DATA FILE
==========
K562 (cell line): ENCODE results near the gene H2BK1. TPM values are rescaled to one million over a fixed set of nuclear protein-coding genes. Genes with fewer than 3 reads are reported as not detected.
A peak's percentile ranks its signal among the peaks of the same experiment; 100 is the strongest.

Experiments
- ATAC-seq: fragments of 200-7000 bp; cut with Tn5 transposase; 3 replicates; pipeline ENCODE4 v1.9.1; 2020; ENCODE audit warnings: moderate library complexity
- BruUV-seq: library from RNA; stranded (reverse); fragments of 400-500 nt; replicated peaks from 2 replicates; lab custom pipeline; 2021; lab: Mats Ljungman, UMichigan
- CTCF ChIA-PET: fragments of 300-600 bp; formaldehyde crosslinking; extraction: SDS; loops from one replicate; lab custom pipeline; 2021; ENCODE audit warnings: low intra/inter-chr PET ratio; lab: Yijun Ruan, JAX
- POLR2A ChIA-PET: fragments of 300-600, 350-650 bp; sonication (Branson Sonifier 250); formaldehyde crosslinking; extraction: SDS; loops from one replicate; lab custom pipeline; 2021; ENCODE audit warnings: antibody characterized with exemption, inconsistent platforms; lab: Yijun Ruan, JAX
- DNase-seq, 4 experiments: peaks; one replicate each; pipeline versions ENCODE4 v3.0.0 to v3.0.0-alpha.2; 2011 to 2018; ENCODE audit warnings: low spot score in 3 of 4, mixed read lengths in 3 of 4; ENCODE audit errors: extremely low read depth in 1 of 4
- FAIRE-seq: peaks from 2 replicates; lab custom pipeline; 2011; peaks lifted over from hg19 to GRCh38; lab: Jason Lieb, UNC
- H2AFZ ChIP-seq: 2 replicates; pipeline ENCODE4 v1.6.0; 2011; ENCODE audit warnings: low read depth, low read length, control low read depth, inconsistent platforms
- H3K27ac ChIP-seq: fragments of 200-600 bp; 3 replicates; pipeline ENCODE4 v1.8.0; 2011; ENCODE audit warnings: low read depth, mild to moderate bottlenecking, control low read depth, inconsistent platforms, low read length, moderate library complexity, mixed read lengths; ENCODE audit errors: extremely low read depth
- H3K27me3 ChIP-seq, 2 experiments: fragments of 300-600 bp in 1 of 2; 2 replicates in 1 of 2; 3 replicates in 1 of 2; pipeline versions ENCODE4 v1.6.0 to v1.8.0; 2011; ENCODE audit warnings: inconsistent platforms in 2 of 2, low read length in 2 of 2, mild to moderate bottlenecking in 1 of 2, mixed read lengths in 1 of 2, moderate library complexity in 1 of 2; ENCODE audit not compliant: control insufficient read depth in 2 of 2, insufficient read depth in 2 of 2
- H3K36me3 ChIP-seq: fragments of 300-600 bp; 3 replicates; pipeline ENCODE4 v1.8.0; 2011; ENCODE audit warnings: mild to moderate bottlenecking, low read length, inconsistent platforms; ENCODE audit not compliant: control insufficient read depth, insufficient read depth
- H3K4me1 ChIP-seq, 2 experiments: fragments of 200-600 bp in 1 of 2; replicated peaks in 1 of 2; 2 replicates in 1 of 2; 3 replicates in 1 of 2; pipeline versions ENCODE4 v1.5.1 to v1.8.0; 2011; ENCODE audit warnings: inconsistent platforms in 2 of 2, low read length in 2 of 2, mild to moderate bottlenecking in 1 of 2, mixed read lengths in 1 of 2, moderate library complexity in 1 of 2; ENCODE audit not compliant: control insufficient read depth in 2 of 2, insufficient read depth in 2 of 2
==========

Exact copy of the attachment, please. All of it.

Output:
K562 (cell line): ENCODE results near the gene H2BK1. TPM values are rescaled to one million over a fixed set of nuclear protein-coding genes. Genes with fewer than 3 reads are reported as not detected.
A peak's percentile ranks its signal among the peaks of the same experiment; 100 is the strongest.

Experiments
- ATAC-seq: fragments of 200-7000 bp; cut with Tn5 transposase; 3 replicates; pipeline ENCODE4 v1.9.1; 2020; ENCODE audit warnings: moderate library complexity
- BruUV-seq: library from RNA; stranded (reverse); fragments of 400-500 nt; replicated peaks from 2 replicates; lab custom pipeline; 2021; lab: Mats Ljungman, UMichigan
- CTCF ChIA-PET: fragments of 300-600 bp; formaldehyde crosslinking; extraction: SDS; loops from one replicate; lab custom pipeline; 2021; ENCODE audit warnings: low intra/inter-chr PET ratio; lab: Yijun Ruan, JAX
- POLR2A ChIA-PET: fragments of 300-600, 350-650 bp; sonication (Branson Sonifier 250); formaldehyde crosslinking; extraction: SDS; loops from one replicate; lab custom pipeline; 2021; ENCODE audit warnings: antibody characterized with exemption, inconsistent platforms; lab: Yijun Ruan, JAX
- DNase-seq, 4 experiments: peaks; one replicate each; pipeline versions ENCODE4 v3.0.0 to v3.0.0-alpha.2; 2011 to 2018; ENCODE audit warnings: low spot score in 3 of 4, mixed read lengths in 3 of 4; ENCODE audit errors: extremely low read depth in 1 of 4
- FAIRE-seq: peaks from 2 replicates; lab custom pipeline; 2011; peaks lifted over from hg19 to GRCh38; lab: Jason Lieb, UNC
- H2AFZ ChIP-seq: 2 replicates; pipeline ENCODE4 v1.6.0; 2011; ENCODE audit warnings: low read depth, low read length, control low read depth, inconsistent platforms
- H3K27ac ChIP-seq: fragments of 200-600 bp; 3 replicates; pipeline ENCODE4 v1.8.0; 2011; ENCODE audit warnings: low read depth, mild to moderate bottlenecking, control low read depth, inconsistent platforms, low read length, moderate library complexity, mixed read lengths; ENCODE audit errors: extremely low read depth
- H3K27me3 ChIP-seq, 2 experiments: fragments of 300-600 bp in 1 of 2; 2 replicates in 1 of 2; 3 replicates in 1 of 2; pipeline versions ENCODE4 v1.6.0 to v1.8.0; 2011; ENCODE audit warnings: inconsistent platforms in 2 of 2, low read length in 2 of 2, mild to moderate bottlenecking in 1 of 2, mixed read lengths in 1 of 2, moderate library complexity in 1 of 2; ENCODE audit not compliant: control insufficient read depth in 2 of 2, insufficient read depth in 2 of 2
- H3K36me3 ChIP-seq: fragments of 300-600 bp; 3 replicates; pipeline ENCODE4 v1.8.0; 2011; ENCODE audit warnings: mild to moderate bottlenecking, low read length, inconsistent platforms; ENCODE audit not compliant: control insufficient read depth, insufficient read depth
- H3K4me1 ChIP-seq, 2 experiments: fragments of 200-600 bp in 1 of 2; replicated peaks in 1 of 2; 2 replicates in 1 of 2; 3 replicates in 1 of 2; pipeline versions ENCODE4 v1.5.1 to v1.8.0; 2011; ENCODE audit warnings: inconsistent platforms in 2 of 2, low read length in 2 of 2, mild to moderate bottlenecking in 1 of 2, mixed read lengths in 1 of 2, moderate library complexity in 1 of 2; ENCODE audit not compliant: control insufficient read depth in 2 of 2, insufficient read depth in 2 of 2